I handled my pain with man’s wisdom: by escaping in every way I could and eventually by turning away from God to every worldly solution I could find. I even physically ran away and clung to a person other than God, all in an effort to ease my pain.
I’m the example not to follow, but there’s another example in Matthew chapter 4. Jesus had been fasting. No food for 40 days. Then the Tempter comes. The Devil. The lord of this world. Basically, Satan offers Jesus some worldly solutions. He questions God’s power. “Turn this rock into bread.”
God was calling Jesus to continue His fast and to do the hard thing by trusting God to provide for his needs, his strength, and his food when it was time to eat. (Be steadfast!) The world said, “Come on, it’s been long enough, just perform a miracle and eat already. You’ve had it rough – it’s time for some easy. You deserve it.”
Jesus chose the unconventional path – God’s way. He stood up and said, no, man does not live by bread alone, but by every word that comes from the mouth of God. (Matthew 4:4)
God asks you to trust when you can’t see the way, to keep moving when you feel faint, and, sometimes, to do nothing when you’re in a state of hyperactive panic. Sometimes God’s way goes against every natural instinct. Sometimes it seems He is asking us to face more pain than should be necessary. However, I know now that there is a reason behind it, and there is always something really good on the other side.
When God is trying to help me grow, it’s worth it.
In my life it seems that God is willing to let me keep choosing the world’s way and reaping that pain until I’m ready to turn back to Him. That was me in this story, and during those times of pain I was just surviving.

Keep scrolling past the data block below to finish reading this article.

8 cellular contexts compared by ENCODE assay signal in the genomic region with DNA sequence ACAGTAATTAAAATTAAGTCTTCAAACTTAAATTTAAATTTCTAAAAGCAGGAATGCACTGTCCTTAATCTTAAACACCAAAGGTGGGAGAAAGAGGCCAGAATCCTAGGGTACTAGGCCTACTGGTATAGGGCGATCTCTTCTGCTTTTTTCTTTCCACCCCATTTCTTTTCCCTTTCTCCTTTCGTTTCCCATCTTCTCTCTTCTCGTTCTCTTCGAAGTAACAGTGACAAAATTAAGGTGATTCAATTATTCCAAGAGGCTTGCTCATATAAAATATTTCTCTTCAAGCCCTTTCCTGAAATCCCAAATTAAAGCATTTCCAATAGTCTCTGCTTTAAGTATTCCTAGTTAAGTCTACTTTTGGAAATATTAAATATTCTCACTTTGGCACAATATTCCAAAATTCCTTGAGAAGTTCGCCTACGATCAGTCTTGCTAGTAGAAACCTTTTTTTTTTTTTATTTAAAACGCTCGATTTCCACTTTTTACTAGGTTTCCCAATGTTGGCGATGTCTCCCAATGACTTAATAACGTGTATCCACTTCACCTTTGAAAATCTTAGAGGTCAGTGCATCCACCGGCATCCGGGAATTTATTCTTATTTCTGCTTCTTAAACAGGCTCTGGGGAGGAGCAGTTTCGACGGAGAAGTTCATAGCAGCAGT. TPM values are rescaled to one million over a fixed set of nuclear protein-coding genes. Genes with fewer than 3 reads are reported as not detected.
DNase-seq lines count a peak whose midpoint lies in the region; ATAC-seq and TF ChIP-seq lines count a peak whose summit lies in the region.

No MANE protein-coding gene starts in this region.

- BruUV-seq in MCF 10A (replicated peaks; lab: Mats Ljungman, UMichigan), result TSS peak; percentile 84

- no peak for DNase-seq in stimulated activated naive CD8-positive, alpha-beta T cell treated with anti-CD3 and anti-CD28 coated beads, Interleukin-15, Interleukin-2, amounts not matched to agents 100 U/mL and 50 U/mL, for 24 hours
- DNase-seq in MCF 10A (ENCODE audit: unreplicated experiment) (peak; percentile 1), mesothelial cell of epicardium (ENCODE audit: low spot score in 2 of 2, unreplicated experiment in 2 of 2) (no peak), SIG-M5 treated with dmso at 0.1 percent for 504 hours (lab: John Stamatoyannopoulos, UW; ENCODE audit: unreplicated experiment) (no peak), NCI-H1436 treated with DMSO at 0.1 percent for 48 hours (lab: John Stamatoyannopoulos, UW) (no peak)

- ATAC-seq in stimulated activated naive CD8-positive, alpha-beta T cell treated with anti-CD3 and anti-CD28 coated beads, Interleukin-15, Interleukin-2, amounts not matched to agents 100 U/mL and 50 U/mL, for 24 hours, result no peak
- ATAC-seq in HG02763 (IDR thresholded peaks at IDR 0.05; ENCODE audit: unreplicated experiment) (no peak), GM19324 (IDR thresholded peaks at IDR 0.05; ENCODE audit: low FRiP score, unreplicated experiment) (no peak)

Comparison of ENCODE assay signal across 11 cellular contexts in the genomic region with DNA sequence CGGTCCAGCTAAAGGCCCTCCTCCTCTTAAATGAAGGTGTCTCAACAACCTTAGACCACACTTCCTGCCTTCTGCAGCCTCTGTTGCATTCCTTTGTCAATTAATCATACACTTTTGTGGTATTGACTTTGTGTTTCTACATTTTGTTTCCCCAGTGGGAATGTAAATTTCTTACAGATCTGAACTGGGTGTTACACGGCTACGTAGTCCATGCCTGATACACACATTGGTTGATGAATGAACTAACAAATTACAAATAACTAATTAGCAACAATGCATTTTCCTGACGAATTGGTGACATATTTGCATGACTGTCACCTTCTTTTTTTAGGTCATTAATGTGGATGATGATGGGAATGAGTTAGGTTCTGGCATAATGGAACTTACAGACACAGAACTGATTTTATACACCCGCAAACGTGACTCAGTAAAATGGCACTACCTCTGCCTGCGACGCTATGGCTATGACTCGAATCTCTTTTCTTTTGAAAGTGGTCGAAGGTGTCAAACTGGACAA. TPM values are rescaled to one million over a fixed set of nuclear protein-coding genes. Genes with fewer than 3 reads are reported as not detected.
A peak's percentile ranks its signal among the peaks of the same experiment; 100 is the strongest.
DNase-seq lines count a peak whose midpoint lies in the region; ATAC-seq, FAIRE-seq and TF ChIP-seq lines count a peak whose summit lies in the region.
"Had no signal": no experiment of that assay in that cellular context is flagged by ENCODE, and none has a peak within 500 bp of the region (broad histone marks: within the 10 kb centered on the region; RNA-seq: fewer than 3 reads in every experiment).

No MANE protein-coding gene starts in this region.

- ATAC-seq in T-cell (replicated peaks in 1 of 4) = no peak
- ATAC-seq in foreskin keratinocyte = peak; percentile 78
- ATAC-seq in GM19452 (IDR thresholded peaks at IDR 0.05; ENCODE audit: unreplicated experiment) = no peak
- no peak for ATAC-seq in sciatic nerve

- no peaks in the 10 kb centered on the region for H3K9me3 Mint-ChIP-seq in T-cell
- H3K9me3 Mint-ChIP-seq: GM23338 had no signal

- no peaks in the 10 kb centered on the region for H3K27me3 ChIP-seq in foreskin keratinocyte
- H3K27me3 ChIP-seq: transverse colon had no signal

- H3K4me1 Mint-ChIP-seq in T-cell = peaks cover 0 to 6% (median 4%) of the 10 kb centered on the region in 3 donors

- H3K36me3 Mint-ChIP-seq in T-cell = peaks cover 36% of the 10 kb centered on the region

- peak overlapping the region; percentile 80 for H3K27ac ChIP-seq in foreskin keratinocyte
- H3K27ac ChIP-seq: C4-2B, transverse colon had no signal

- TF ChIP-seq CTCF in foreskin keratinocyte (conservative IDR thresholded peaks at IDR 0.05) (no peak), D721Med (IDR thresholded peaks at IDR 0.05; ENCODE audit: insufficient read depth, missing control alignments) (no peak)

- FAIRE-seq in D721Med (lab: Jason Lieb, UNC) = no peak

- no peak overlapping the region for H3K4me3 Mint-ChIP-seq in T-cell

Eventually, though, things began to change. It started when I came back to Texas, to my parents. After some more ups and downs and wanderings, I eventually made my way back to God, back to church, back to prayer, back to the Bible. These things happened slowly, one by one, but eventually I was in a place where I was relying on God and things started to improve. The messes I’d gotten myself into started to disappear as I exercised my trust in God’s solutions.
When I came out on the other side, somewhere around 2007, I was stronger, and my faith had increased by leaps and bounds. I wasn’t just surviving; I was thriving. I had been blessed with things I’d never dreamed I could have just a year before – the perfect (for me, at that time) job, a great apartment, awesome friends. As I received these blessings, knowing I’d done nothing to make them happen, knowing it was all His doing, I gained a new understanding of trust…faith…hope…endurance. I had to live it to begin to understand how awesome it was to experience God’s provision after turning trusting His way. I learned that when we choose worldly solutions and wisdom rather than God, our pain and suffering is compounded, we face more trials, and we create a vicious cycle.
And I think that’s why God allows trials. To allow us to grow and thrive. There is no shortcut to the kind of character produced by suffering. We just need to be sure to face the trials with God’s wisdom. That’s what I remind myself of as I continue to face trials in my life, my marriage, my living situations, and my work.
And I hope you will now remind yourself, as you face trials, to think about God’s infinite wisdom and grace. Trust Him to see you through, and don’t compound your pain by turning to man’s wisdom. You may not be able to see it now, but good things are coming. Growth, character, hope, and likely even physical blessings. Be steadfast!